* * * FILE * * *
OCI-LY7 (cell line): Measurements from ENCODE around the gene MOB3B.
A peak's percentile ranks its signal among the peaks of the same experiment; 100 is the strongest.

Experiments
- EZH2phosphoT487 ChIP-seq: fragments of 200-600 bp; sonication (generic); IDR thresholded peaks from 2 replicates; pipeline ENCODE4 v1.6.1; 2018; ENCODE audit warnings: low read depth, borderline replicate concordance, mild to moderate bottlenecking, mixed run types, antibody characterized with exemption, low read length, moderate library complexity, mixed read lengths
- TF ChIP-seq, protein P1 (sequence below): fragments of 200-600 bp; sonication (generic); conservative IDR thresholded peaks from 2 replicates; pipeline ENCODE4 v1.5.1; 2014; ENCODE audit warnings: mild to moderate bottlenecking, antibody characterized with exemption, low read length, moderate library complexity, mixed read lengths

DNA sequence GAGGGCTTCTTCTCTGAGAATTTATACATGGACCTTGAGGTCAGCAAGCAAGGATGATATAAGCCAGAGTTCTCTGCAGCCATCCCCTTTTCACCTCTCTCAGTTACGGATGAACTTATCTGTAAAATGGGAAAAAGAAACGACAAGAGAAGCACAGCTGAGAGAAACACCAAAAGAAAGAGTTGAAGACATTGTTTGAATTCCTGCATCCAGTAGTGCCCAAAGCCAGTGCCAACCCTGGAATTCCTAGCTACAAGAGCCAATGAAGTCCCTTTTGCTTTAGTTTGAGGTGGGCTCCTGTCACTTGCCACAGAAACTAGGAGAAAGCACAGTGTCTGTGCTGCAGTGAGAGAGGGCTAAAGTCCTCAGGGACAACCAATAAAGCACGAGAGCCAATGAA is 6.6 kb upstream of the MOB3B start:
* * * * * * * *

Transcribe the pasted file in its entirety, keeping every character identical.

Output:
OCI-LY7 (cell line): Measurements from ENCODE around the gene MOB3B.
A peak's percentile ranks its signal among the peaks of the same experiment; 100 is the strongest.

Experiments
- EZH2phosphoT487 ChIP-seq: fragments of 200-600 bp; sonication (generic); IDR thresholded peaks from 2 replicates; pipeline ENCODE4 v1.6.1; 2018; ENCODE audit warnings: low read depth, borderline replicate concordance, mild to moderate bottlenecking, mixed run types, antibody characterized with exemption, low read length, moderate library complexity, mixed read lengths
- TF ChIP-seq, protein P1 (sequence below): fragments of 200-600 bp; sonication (generic); conservative IDR thresholded peaks from 2 replicates; pipeline ENCODE4 v1.5.1; 2014; ENCODE audit warnings: mild to moderate bottlenecking, antibody characterized with exemption, low read length, moderate library complexity, mixed read lengths

DNA sequence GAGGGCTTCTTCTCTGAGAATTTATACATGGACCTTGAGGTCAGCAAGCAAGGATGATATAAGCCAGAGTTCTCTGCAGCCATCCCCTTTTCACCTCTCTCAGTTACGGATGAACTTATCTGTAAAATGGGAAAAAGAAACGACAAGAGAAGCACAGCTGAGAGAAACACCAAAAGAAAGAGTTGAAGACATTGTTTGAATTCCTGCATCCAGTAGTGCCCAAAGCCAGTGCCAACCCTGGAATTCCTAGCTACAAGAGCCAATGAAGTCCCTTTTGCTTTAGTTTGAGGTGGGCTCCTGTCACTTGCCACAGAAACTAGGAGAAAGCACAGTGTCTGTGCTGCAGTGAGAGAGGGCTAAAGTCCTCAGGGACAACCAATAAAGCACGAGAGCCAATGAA is 6.6 kb upstream of the MOB3B start: